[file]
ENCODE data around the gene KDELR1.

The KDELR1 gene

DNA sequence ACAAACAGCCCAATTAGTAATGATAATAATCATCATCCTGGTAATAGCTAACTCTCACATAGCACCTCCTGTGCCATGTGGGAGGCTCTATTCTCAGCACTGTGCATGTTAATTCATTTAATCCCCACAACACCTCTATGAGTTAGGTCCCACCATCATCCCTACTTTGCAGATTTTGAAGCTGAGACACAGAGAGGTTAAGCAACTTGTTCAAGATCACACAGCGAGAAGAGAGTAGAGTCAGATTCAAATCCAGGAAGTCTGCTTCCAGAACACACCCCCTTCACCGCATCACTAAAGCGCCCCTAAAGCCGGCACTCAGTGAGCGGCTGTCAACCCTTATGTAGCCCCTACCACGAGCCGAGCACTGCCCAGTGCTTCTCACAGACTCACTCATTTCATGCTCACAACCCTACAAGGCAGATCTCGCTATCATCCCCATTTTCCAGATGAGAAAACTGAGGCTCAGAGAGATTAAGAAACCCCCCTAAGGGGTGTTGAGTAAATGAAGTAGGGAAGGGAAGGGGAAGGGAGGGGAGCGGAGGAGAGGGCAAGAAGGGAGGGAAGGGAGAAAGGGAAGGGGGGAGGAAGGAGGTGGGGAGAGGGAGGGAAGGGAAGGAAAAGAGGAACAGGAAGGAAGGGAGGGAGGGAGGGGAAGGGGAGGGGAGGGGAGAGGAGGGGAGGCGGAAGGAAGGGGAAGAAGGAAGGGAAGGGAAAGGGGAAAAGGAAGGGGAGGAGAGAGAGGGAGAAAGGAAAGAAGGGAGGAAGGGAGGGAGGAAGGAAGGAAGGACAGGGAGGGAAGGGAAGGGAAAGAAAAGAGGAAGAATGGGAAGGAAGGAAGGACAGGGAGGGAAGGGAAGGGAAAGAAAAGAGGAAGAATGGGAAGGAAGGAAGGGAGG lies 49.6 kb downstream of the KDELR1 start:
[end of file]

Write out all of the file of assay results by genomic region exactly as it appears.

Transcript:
ENCODE data around the gene KDELR1.

The KDELR1 gene

DNA sequence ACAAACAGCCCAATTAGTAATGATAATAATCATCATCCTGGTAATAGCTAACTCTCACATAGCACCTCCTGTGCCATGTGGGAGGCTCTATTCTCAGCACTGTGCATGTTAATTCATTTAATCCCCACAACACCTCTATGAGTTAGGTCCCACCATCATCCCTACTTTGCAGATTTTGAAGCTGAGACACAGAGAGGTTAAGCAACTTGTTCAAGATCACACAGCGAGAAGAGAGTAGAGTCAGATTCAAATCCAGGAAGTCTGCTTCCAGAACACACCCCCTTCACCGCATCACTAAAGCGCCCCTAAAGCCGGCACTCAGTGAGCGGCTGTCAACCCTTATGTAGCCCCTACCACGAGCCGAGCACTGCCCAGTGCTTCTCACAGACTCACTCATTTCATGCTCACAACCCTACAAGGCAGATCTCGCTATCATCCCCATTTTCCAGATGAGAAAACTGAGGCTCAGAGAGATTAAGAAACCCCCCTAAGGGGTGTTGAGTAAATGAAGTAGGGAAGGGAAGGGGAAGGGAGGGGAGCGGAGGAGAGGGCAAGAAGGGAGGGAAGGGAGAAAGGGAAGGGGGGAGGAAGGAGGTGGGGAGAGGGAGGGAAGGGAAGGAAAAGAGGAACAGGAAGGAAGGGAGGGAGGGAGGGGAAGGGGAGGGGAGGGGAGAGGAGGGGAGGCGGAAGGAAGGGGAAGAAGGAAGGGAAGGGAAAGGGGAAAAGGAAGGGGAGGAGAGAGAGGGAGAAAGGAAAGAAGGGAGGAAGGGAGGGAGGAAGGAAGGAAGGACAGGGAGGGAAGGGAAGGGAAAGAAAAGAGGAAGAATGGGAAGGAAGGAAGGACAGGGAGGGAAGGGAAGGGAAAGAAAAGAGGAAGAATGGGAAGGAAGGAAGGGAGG lies 49.6 kb downstream of the KDELR1 start: